Chiang Mai is often referred to as the Rose of the North. It is touted as being Thailand’s cultural hub, filled with history and a more sedate way of life than the more touristy areas of the South.
These descriptions and the photos on the net however paint a far more picturesque and refined image than the reality of the place. It is a hectic city, grappling with a population explosion, where a concrete jungle and smog dominate any natural beauty, but it is safe, cheap and friendly.
- The official population (2017) is 131, 091, but it feels a lot more. There are hordes of tourists, expat retirees, and digital nomads that may have not been included in the count.
- It is rich in culture, with more than 300 temples throughout the city.
- Air pollution is an ongoing issue, a major cause is farmers burning rice fields in a similar way sugar cane is burned in Australia.
- The city is also renowned for hosting many Thai festivals. Hardly a month goes by without some celebration or other.
- It is and education hub, with several international schools and a large university, as well as many other tertiary institutions.
|Overall Experience||Chiang Mai can be a rich, exciting place to live. There’s always something happening, there is a welcoming expat community and it is very safe and cheap. However, after a few months the traffic and poor air can get to you.||15/20|
|Accommodation||There are apartment blocks mushrooming everywhere, so there’s no shortage. Massive condo complexes are popular as they’re cheap for long term residents and usually include a pool, a shop and are near amenities. Many even have a gym and a bar.
The old city is cheaper than the Nimman area, but further out of the city, in the burbs, is even cheaper. You can pay anywhere from 4000THB – 20000THB. The longer you stay, the cheaper your monthly rent.
It’s worth looking at the apartment before you sign. Often there is no doo on the bedroom, even if they’re describes as 1 b/r apartments, rather than studio.
This condo, Huay Kaew Residence is a great spot to try. It’s not luxury, but it’s central, cheap and has a/c, a pool and shops. You can see other options here. It is a real estate agency which will give you much cheaper rentals than Airbnb.
|Food – DIY and Dining out||Food is truly international. Every cuisine in the world is represented in Chiang Mai’s restaurants. Eating at Thai restaurants and eateries will only set you back a few dollars. Eating at the French, Italian or Indian will be pretty cheap, but add in wine and you’re paying the same price as you would back home. See here for best value restaurants.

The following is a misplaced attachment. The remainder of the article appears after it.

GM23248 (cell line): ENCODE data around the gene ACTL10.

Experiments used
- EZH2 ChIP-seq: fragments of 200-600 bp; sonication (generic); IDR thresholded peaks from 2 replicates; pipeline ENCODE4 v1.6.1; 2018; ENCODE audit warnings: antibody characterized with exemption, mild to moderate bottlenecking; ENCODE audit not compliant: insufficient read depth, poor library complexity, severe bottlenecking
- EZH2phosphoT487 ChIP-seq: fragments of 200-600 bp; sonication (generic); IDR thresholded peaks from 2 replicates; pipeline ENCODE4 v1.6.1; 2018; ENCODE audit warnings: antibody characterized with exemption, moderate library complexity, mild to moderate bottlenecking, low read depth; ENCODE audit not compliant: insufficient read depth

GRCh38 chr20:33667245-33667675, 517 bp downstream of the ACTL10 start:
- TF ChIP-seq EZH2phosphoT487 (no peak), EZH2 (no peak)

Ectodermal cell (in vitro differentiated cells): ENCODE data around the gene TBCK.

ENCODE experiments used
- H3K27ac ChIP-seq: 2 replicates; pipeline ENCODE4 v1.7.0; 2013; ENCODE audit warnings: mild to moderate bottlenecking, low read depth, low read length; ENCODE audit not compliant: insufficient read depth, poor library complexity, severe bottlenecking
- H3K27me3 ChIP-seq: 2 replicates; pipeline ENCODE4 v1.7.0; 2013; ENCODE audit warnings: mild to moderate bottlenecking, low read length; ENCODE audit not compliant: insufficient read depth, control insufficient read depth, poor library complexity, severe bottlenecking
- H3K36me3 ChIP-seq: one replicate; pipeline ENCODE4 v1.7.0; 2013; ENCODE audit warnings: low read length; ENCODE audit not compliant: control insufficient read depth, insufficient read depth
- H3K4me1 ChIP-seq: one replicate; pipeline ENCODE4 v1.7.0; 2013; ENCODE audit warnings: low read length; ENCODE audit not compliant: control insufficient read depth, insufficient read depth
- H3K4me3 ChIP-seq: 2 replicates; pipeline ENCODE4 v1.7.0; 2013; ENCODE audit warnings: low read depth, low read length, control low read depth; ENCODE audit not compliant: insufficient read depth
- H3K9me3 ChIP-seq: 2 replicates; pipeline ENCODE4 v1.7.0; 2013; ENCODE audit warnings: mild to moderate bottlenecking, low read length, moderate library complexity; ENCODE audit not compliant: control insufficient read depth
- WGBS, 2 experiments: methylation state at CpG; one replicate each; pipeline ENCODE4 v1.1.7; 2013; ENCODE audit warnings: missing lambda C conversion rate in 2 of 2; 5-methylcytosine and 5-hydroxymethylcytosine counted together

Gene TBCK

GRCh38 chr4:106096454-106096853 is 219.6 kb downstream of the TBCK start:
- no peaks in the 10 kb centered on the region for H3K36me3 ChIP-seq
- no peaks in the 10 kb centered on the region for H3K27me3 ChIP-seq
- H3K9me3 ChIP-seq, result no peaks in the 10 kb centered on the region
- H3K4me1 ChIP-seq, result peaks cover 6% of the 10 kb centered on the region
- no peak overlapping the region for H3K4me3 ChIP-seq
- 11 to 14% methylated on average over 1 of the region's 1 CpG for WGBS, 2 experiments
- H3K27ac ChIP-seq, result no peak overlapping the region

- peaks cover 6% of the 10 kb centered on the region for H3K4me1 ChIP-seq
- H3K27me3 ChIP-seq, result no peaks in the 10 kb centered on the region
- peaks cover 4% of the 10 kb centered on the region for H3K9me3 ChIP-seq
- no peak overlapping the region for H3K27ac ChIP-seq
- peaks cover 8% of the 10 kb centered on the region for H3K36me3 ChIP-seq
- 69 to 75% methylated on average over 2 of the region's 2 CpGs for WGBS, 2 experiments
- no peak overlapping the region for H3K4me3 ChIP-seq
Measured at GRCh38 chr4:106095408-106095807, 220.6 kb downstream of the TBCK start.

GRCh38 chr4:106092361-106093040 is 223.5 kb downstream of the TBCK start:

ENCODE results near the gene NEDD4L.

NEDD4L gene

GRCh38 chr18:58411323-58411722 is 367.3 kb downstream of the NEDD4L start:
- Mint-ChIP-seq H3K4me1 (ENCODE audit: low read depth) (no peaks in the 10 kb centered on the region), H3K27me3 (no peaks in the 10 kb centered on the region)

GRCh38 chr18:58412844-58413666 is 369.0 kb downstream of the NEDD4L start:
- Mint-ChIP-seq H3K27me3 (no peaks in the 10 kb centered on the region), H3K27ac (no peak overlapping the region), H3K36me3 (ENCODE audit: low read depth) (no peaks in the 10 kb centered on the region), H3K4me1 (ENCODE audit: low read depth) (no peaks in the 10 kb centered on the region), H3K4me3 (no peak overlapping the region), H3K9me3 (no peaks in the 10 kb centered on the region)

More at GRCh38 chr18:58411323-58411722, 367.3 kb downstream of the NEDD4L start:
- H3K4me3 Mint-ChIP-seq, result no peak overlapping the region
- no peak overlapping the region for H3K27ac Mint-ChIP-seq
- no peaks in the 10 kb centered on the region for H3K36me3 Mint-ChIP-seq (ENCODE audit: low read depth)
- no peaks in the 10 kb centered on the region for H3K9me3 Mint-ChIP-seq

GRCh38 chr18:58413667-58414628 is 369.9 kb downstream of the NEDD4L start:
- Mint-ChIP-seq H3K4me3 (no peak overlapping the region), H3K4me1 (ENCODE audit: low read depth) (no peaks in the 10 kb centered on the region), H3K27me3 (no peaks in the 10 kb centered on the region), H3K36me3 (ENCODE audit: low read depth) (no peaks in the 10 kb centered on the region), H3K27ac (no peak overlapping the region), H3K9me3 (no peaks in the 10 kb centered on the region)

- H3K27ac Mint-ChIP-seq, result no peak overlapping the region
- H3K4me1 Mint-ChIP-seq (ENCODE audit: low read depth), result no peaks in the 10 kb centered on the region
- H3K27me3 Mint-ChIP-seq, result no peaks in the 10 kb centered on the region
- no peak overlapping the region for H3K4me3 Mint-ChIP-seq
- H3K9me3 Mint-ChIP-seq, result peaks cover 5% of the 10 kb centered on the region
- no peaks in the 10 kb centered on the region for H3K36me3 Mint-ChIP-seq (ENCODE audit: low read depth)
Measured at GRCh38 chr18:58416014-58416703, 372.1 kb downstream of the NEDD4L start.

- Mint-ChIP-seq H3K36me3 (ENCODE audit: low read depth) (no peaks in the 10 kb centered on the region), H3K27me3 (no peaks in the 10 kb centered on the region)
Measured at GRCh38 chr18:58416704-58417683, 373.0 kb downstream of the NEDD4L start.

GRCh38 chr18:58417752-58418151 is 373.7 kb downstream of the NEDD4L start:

DIY food can be an adventure if you go to the 24-hour open air market. This article will help you navigate the supermarket experience. There is some western food available, but it is limited, as are kitchen facilities. You have to be a bit clever with your dishes, here are some recipes that work well in Thailand apartments.
|Ease of getting around||Chiang Mai is not pedestrian friendly and crossing the road can be daunting at first. See what I mean here. On the upside the traffic speed is quite slow, it’s just relentless and you need to have a lot of trust in others around you. Most travellers buy or hire a scooter.
The cheapest and safest method of transport is Grab, the SE Asian version of Uber. Personally, the traffic got to me in the end.
For detailed information, see this article.
|Interest level||There’s a lot to do and see in Chiang Mai if you like temples, restaurants, markets, shopping and bars. Here are a few examples.
But the city lacks natural beauty, an oasis away from the concrete jungle and non-stop traffic.
You need to travel at least 40 minutes out of Chiang Mai to get to nature. Even a decent sized park would be nice. So, while there are many attractions that would sustain a trip of a few weeks, beyond a stay of a few months they lack variety unless you can get out of the city proper.
|Safety||Personal safety is not an issue in Chiang Mai. The points are lost in this category due to road safety, water safety and air quality issues. Of course, you can avoid the tap water and catch Grab rides, but you have to breathe. Authorities have a few avenues of spin including blaming China for burning and a natural valley for trapping the smoke. However, a lot comes from petrol fumes, not just smoke. Being trapped in a tuk tuk or red truck in a 20-minute traffic jam can severely shorten your life expectancy.||17/20|
For more insights into life in Chaing Mai, check out the Cool Footing Instagram or the You Tube accounts, just click on the icon in the banner of the home page.
Have you got any tips about getting the most out of living in Chiang Mai? I’d love to hear about them.